As the Seattle Storm look ahead to the WNBA playoffs, head coach Dan Hughes reflects on his difficult—but inspiring— personal journey over the course of the season.
As Seattle Storm head coach Dan Hughes walked out onto the field at T-Mobile Park to throw out the ceremonial first pitch for the Mariners on April 17, the announcer rattled off the team’s lengthy list accomplishments over the loudspeaker: a third WNBA championship; league and Finals MVP honors for Breanna Stewart; and a transformation from middling playoff squad into a juggernaut that won the title during Hughes’ first year at the helm.
But the moment wasn’t purely joyous. Hughes was holding in a secret, one only his wife—who clutched the Storm’s trophy next to him as he approached the mound—the team, and close family knew of at the time. One that he would reveal to the public just days later. And one that would change his life completely.
After capturing his first championship in 17 years of coaching, Hughes should have been celebrating. But while working for ESPN as an announcer during the women’s NCAA tournament in Stanford in March 2019, he started to feel poorly. Something was off. By the time he finished his assignment, he told his wife that he had pain in his stomach and difficulty eating.
After returning home, he was rushed to the emergency room and diagnosed with appendicitis. But following the appendectomy surgery the next day, Hughes, 64, woke up to distressing news.
“The doctor had said to my wife coming out of the surgery, ‘The appendix was very different. We're gonna check it out,’” Hughes says. “I didn't necessarily know what that meant.”
The discovery was a cancerous tumor in his appendix. In search of a second opinion, Hughes called Storm team doctor Adam Pourcho and he connected Hughes with an oncologist, surgeon and cancer rehab doctor. Hughes and his wife made the decision to return to Seattle and begin treatment there.
Knowing that the news would impact the preseason at the very least, Hughes told his family and the team before figuring out what the Storm would need to do in his absence. In order to help put a plan together, Hughes delayed the his tumor removal surgery for a week.
Hughes put assistant coach Gary Kloppenburg in charge of the team while he was away, knowing that Klopp’s voice would be impactful and that the transition would be fairly seamless. The plan didn’t stop the team from worrying, though.
“Everybody was really concerned because obviously if anybody goes through that—your family, your friends, colleagues—it's disconcerting,” Kloppenburg says. “Coach was really good. He was like ‘Just take it, do whatever you need. We have our system in place, just put your stamp on it.’ And that's really what I tried to do.”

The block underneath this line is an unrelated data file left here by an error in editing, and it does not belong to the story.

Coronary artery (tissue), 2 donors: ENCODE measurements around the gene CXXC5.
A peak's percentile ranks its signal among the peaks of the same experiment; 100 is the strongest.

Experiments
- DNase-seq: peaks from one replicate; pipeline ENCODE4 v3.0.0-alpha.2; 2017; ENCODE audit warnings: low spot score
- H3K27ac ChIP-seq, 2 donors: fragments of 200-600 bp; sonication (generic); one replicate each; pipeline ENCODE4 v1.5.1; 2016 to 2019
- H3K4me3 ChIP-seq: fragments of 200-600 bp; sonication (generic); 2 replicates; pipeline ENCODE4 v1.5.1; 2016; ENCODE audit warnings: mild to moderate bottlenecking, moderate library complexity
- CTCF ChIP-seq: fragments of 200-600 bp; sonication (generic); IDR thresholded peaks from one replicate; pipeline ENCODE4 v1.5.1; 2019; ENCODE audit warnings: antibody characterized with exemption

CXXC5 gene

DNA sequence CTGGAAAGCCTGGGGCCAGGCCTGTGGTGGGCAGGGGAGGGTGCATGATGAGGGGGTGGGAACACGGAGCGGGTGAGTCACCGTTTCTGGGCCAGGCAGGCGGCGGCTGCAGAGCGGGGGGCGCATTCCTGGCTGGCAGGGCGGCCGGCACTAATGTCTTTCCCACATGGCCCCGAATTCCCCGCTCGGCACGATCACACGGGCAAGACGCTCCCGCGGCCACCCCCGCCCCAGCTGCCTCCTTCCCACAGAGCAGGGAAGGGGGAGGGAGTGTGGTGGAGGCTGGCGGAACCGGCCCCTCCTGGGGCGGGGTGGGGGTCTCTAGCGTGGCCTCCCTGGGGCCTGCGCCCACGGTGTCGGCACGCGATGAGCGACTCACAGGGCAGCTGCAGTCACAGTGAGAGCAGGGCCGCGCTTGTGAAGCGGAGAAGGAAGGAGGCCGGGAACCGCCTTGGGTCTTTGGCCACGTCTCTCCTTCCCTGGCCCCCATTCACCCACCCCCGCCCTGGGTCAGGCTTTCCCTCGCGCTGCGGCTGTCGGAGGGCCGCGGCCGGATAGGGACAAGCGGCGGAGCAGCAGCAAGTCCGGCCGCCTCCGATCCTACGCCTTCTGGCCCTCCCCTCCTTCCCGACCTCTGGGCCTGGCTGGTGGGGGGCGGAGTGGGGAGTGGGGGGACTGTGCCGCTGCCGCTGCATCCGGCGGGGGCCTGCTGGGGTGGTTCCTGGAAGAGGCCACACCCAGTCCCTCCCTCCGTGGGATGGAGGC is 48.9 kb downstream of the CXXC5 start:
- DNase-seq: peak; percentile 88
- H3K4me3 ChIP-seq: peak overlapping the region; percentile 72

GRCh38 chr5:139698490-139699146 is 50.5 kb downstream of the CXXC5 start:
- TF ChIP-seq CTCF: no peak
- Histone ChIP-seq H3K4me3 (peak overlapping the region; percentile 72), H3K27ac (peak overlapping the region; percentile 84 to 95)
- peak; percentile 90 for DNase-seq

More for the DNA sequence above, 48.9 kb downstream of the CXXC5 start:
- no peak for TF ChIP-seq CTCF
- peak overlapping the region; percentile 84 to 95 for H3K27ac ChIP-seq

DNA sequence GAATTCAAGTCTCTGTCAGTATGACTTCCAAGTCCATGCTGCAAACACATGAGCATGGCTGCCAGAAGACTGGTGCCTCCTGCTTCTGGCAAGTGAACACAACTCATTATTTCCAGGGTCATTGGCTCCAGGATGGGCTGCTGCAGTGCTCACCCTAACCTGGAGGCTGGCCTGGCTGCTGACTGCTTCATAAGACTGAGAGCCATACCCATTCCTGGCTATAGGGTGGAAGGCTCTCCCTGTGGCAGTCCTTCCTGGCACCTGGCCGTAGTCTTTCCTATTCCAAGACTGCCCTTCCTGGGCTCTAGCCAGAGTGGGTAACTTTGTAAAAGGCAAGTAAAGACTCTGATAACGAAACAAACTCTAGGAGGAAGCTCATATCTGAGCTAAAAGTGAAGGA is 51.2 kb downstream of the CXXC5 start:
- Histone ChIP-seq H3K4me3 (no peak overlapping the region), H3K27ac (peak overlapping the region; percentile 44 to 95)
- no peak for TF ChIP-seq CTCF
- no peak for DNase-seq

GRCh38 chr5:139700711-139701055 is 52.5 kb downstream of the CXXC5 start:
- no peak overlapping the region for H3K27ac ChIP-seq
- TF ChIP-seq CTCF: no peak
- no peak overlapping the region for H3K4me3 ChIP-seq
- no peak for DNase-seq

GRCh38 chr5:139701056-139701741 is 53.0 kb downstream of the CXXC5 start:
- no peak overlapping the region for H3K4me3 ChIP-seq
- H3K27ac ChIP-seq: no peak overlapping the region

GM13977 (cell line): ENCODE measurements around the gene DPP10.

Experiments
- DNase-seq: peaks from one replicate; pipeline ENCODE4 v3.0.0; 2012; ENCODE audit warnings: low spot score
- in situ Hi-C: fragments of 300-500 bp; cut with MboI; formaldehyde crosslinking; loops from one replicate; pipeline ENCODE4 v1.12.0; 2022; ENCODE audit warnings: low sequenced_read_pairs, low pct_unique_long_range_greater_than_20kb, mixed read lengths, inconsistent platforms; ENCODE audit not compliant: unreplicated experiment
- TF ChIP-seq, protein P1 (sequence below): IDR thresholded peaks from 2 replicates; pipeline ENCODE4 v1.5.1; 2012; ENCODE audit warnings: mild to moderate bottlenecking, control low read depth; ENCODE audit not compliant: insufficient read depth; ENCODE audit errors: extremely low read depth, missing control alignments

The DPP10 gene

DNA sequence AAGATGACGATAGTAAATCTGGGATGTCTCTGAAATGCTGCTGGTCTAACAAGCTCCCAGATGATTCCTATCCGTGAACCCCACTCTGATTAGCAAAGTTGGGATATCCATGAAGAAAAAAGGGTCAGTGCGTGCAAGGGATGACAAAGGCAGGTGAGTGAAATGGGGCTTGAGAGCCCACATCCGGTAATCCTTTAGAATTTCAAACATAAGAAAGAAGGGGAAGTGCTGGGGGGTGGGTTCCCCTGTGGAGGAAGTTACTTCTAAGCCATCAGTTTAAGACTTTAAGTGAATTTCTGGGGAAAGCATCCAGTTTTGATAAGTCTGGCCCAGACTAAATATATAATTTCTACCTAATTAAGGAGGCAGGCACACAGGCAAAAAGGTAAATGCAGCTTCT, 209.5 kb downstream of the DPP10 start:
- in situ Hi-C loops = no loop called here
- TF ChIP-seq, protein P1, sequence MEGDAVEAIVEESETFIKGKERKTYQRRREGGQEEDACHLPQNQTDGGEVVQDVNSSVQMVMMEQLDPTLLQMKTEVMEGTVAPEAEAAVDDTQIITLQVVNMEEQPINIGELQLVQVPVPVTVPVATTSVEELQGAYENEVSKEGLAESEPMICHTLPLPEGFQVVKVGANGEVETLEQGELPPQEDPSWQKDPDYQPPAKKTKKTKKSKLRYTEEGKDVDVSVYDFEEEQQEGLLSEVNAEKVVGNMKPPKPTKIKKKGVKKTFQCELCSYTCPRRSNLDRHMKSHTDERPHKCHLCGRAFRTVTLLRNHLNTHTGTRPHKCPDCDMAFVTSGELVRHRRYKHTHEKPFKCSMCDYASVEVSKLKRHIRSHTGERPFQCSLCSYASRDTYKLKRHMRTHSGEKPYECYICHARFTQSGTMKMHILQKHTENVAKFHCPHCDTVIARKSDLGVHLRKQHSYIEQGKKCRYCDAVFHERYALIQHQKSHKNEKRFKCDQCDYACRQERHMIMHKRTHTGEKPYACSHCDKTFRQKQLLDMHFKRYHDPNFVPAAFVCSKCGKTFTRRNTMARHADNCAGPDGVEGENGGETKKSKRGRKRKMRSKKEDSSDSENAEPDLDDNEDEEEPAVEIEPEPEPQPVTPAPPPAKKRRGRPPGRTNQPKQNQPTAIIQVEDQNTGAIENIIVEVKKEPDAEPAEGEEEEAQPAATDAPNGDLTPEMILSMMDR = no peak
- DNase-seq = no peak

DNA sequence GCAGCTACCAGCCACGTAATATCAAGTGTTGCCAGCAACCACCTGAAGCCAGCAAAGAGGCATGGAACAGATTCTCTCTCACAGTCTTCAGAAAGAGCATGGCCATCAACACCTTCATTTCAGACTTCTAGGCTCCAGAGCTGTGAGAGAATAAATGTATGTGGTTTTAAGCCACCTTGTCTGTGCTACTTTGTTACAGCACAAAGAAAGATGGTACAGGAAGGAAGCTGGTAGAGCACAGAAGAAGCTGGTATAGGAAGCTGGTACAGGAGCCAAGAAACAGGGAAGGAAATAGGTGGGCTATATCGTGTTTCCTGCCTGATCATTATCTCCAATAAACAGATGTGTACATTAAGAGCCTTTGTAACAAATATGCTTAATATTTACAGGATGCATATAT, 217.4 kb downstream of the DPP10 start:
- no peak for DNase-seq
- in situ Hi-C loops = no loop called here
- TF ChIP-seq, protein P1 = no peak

The team went 5-4 behind Kloppenburg, but Hughes was hardly absent from the team’s proceedings. To the complete surprise of his doctors, he returned to non-game team activities a little over a week after the removal of his tumor.
“The doctors were amazed,” Hughes says of his recovery. “I had a much harder time with my appendectomy than I did with the cancer surgery. And they kept telling me, Dan, that's not normal.” Hughes says his cancer rehab doctor actually advocated for him to be around the team during his recuperation, which was a relief for a coach who found it especially difficult to be away from his team as the season began.
But what really sustained Hughes while he was officially away from the team for nine games was the support he received from his friends, colleagues and the Seattle community after his diagnosis and during his recovery. From supportive texts from Becky Hammon, whom he coached in San Antonio, after a tough Storm road loss he wasn’t able to attend, to listening ears and encouraging words from Pourcho, who provided a familiar face through a tough process, Hughes felt it from all angles.
“[Pourcho] was huge,” Hughes says of the team physician. “When you go into that unknown, having someone that you trust to help coach you [and] guide you…is pivotal. He was that guy. When things didn't make sense to me, that's who I talked to.
“He would check on me periodically. He was almost coaching me.”
The solace was both comforting and humbling, with people Hughes hadn’t talked to in years offering kind words and encouragement. A self-described “faithful guy,” Hughes says he felt that there was a higher power watching over him as he recuperated.
“Powerful, I'll just say it that way,” Hughes says of the timing of people’s outreach. “It just seemed to come at the right times. It was almost like it was planned.”
Looking back, that outpouring of support was far down the road when Hughes was asked to throw out the first ball at Mariners–Indians in mid-April. Since then, Hughes returned to the team on June 21 and the Storm clinched a playoff spot on Aug. 25—a feat that seemed incredibly unlikely at the beginning of the season, after Hughes’ sudden absence, Stewart’s Achilles injury and Bird’s knee surgery that would keep her out indefinitely. It’s been an emotional journey for Hughes, one that started on the mound in T-Mobile Park.
“I threw that pitch and in a very personal way—that was a strike against cancer right there,” Hughes says. “You go on with life as you deal with things like cancer, but on a very personal basis, that really defined that moment for me.”
The night ended with a Mariners loss, but it was a massive win for Hughes. This surely isn’t how the Storm coach expected the year to play out, but he’s shown just how strong he is over the past few months. And while his pitch was a little outside, he certainly got his strike against cancer.